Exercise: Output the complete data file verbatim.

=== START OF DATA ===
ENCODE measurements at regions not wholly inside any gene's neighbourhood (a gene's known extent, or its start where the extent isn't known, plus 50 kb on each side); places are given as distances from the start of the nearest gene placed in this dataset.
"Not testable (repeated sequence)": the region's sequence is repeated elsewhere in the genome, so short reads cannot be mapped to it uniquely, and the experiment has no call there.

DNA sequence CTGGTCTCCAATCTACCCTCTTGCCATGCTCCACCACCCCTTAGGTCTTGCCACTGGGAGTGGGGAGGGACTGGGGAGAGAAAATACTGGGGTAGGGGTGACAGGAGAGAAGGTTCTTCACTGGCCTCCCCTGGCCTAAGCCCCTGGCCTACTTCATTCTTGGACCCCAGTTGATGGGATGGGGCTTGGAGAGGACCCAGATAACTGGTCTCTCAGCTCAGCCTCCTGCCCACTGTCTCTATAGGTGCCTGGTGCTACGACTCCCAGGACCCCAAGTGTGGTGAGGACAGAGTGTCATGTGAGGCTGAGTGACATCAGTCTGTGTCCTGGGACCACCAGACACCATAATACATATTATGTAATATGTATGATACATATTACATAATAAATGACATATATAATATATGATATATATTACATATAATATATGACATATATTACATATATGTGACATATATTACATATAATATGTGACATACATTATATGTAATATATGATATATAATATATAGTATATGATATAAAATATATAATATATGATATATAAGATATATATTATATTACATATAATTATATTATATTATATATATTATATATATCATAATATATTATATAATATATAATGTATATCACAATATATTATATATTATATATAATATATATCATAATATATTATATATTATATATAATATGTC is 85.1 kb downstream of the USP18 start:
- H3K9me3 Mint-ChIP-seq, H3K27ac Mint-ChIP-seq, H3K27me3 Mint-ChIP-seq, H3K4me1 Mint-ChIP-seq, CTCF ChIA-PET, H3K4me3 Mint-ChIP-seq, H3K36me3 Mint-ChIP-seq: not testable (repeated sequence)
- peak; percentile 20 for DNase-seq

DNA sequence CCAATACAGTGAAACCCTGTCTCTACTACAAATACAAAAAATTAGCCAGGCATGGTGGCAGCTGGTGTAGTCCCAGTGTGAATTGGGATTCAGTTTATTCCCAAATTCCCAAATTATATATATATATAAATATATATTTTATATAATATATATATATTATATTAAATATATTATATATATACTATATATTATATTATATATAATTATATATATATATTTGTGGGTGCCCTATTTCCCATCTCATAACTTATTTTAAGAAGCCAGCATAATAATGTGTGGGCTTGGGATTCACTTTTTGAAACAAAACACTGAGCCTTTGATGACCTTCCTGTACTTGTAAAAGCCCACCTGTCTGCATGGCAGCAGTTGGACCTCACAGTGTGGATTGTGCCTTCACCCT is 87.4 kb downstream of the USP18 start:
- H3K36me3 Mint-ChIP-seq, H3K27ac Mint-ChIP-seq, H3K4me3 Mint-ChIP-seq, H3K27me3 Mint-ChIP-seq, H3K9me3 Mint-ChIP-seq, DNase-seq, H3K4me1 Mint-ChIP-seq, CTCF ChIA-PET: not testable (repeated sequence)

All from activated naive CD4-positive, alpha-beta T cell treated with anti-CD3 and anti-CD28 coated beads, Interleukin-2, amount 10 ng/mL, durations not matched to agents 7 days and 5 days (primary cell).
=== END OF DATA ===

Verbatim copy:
ENCODE measurements at regions not wholly inside any gene's neighbourhood (a gene's known extent, or its start where the extent isn't known, plus 50 kb on each side); places are given as distances from the start of the nearest gene placed in this dataset.
"Not testable (repeated sequence)": the region's sequence is repeated elsewhere in the genome, so short reads cannot be mapped to it uniquely, and the experiment has no call there.

DNA sequence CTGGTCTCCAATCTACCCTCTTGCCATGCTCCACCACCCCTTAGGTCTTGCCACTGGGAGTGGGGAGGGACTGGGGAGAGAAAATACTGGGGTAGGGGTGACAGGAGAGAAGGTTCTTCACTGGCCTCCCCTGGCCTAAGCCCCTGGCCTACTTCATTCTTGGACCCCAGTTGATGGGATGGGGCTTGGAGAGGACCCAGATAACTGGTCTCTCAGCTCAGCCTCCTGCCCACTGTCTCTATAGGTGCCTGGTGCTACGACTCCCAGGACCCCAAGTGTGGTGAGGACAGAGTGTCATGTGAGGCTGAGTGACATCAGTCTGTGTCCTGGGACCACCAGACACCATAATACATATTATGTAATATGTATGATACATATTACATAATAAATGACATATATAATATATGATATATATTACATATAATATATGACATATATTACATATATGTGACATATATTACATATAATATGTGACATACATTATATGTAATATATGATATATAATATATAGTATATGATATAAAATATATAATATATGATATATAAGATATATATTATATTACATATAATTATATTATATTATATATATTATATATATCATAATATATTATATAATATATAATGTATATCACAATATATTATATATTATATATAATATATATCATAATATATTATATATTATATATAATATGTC is 85.1 kb downstream of the USP18 start:
- H3K9me3 Mint-ChIP-seq, H3K27ac Mint-ChIP-seq, H3K27me3 Mint-ChIP-seq, H3K4me1 Mint-ChIP-seq, CTCF ChIA-PET, H3K4me3 Mint-ChIP-seq, H3K36me3 Mint-ChIP-seq: not testable (repeated sequence)
- peak; percentile 20 for DNase-seq

DNA sequence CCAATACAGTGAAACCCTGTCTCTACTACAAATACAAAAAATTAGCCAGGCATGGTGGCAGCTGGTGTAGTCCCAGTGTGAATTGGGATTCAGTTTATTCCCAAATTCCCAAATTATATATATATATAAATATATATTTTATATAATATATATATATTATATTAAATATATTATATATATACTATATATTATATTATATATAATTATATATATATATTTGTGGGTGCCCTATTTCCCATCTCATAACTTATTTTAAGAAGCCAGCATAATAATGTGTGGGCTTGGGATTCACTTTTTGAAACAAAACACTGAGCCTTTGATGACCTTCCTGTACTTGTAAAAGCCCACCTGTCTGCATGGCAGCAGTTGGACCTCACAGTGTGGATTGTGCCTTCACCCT is 87.4 kb downstream of the USP18 start:
- H3K36me3 Mint-ChIP-seq, H3K27ac Mint-ChIP-seq, H3K4me3 Mint-ChIP-seq, H3K27me3 Mint-ChIP-seq, H3K9me3 Mint-ChIP-seq, DNase-seq, H3K4me1 Mint-ChIP-seq, CTCF ChIA-PET: not testable (repeated sequence)

All from activated naive CD4-positive, alpha-beta T cell treated with anti-CD3 and anti-CD28 coated beads, Interleukin-2, amount 10 ng/mL, durations not matched to agents 7 days and 5 days (primary cell).